Central Texas sheriff has 20 days to contest license suspension
WACO, Texas (KWTX) - Falls County Sheriff Ricky Scaman, who was named in a five-count indictment on Sept. 21 charging one count of sexual assault, two counts of assault on a public servant, and two counts of official oppression in connection with an investigation by the Texas Rangers has 20 days to seek a hearing after the Texas Commission on Law Enforcement (TCOLE) suspended his license.
Scaman was notified of the suspension Monday in a letter from TCOLE Executive Director Kim Vickers in which Vickers wrote “a licensee arrested or indicted for such offenses constitutes an immediate peril to the public health, safety and welfare.”
The letter advised Scaman his license has been suspended pending the outcome of the criminal proceedings against him.
Scaman’s attorney, Hoagie L. Karels, calls the suspension “invalid” and “unconstitutional.”
“They got the cart before the horse,” Karels told KWTX Tuesday.
“They suspended before the hearing.”
While he and his client disagree with the suspension, it’s being followed, Karels says.
“Ever since he received notice of the suspension, he has followed that, he is not acting as a law enforcement officer, out of an abundance of caution,” said Karels.
Karels said they would be filing an appeal with TCOLE Wednesday and plan to file other matters in the next week.
Scaman bonded, out of the Bell County Jail the night of his arrest.
Since then, the sheriff has reportedly been going to work and was spotted campaigning at the Falls County Republican Party’s Fish Fry on Saturday.
Despite his bond conditions, which state he can’t be within 500 feet of the workplace of alleged victims in the case, Scaman has been going into work, even though at least one alleged victim works for him there, in the same facility, as a sergeant at the jail.
Sources say a Falls County Sheriff’s Office administrator called alleged victims last week and told them they must call the sheriff’s office ahead of time to see if Scaman was on-site before going to work.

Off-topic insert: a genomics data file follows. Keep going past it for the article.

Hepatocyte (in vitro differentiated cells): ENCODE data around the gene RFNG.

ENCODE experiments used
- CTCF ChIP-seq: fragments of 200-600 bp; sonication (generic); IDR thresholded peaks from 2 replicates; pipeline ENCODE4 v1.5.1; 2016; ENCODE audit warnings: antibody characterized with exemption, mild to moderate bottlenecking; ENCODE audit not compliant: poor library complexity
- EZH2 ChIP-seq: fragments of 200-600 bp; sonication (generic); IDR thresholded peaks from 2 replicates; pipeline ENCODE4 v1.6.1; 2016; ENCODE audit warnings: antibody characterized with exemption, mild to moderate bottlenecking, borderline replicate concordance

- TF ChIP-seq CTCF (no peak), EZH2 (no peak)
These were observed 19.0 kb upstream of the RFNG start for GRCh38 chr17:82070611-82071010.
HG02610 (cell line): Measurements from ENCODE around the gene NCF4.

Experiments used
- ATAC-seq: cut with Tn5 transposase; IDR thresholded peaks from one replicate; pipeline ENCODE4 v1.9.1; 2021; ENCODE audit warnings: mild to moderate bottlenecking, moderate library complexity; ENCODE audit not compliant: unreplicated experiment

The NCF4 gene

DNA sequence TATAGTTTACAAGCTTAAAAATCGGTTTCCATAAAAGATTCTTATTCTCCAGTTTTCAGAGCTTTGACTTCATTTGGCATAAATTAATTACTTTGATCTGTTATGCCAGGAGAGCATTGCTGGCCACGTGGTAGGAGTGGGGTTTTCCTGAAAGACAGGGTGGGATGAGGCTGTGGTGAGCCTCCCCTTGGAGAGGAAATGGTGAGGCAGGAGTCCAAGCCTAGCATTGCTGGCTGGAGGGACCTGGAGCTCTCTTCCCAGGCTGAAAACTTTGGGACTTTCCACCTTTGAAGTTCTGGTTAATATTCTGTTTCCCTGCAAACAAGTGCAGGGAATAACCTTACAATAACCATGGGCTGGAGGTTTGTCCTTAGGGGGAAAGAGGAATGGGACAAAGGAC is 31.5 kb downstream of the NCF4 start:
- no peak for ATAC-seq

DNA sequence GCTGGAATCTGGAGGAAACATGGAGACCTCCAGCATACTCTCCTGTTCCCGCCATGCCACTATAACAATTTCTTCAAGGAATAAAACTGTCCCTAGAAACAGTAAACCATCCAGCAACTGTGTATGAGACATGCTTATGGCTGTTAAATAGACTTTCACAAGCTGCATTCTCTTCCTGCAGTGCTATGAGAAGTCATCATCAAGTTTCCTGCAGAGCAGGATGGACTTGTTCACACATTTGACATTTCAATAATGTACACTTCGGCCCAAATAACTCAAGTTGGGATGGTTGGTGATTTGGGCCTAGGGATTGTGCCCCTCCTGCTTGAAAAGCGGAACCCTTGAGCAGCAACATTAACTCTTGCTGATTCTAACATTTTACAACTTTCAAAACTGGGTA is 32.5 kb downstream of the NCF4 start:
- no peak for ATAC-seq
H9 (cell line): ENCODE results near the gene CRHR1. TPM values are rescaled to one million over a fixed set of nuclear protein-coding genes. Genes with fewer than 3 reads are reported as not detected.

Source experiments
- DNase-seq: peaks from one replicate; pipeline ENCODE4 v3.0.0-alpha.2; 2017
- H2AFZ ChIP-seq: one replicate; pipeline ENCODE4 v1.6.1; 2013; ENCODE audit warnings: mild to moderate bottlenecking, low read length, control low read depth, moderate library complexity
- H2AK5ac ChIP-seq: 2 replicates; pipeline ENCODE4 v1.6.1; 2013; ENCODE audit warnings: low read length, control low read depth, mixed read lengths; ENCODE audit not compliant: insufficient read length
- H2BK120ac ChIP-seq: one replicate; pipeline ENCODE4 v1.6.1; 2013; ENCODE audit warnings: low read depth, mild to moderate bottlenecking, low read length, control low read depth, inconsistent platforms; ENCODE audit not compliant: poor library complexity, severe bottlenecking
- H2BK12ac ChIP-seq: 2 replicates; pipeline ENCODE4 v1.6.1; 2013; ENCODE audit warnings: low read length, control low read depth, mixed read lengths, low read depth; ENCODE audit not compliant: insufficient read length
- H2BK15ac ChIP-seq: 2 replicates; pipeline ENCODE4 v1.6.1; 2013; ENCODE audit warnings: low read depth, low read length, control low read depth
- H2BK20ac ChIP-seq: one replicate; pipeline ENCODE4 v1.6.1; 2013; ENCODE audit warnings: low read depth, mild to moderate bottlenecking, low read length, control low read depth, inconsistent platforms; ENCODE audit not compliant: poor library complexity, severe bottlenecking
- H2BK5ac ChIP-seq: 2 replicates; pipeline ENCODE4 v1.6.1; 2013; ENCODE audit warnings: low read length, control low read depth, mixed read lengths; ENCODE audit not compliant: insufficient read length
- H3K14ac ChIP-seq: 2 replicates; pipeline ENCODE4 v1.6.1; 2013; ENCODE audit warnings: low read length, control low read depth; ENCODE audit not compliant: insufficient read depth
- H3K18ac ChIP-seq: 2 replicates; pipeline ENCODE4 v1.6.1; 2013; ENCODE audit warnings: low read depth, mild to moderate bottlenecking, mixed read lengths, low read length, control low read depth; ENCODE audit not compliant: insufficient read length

“I have extreme concerns for the safety and well-being of any victims who may still be employed with the department and anyone that the sheriff may have supervisory authority over,” said Julian Frachtman, a lawyer representing multiple victims, both current and former employees of Scaman, in the case.
“The commonality between them, sadly, is that to some degree or another, they have all experienced some type of sexual harassment, gender based discrimination, and retaliation.”
The Houston-based attorney’s firm focuses on labor and employment law.
“All these women are fighting for the same thing: justice, stability in their careers,” said Frachtman. “Some of these officers have spent years of their lives towards serving the public, and they stand to have any kind of professional advancement or culmination of their career put down.”
Frachtman describes Scaman as a man who bends the rules to his own whim.
“We have department heads who are essentially drunk on their power,” said Frachtman. “They have little to no effective oversight, and they have begun to act outside of the bounds of the very laws they’re sworn to uphold.”
Scaman, for his part, denies the allegations and questions the timing of his arrest.
“The allegations and the timing of them, are a concerted effort on the part of several persons to damage my reelection in an attempt by those same persons to extort money from me and the people of Falls County," Scaman said in a statement released Tuesday through his attorney, Hoagie Karels.
"While this matter works its way through the court system, I will continue as Falls County Sheriff and will continue to protect and serve the citizens of Falls County. I look forward to a trial, at which time all the true facts will be presented, and when a jury will render a verdict of not guilty and put an end to this extortion attempt and clear my name.”
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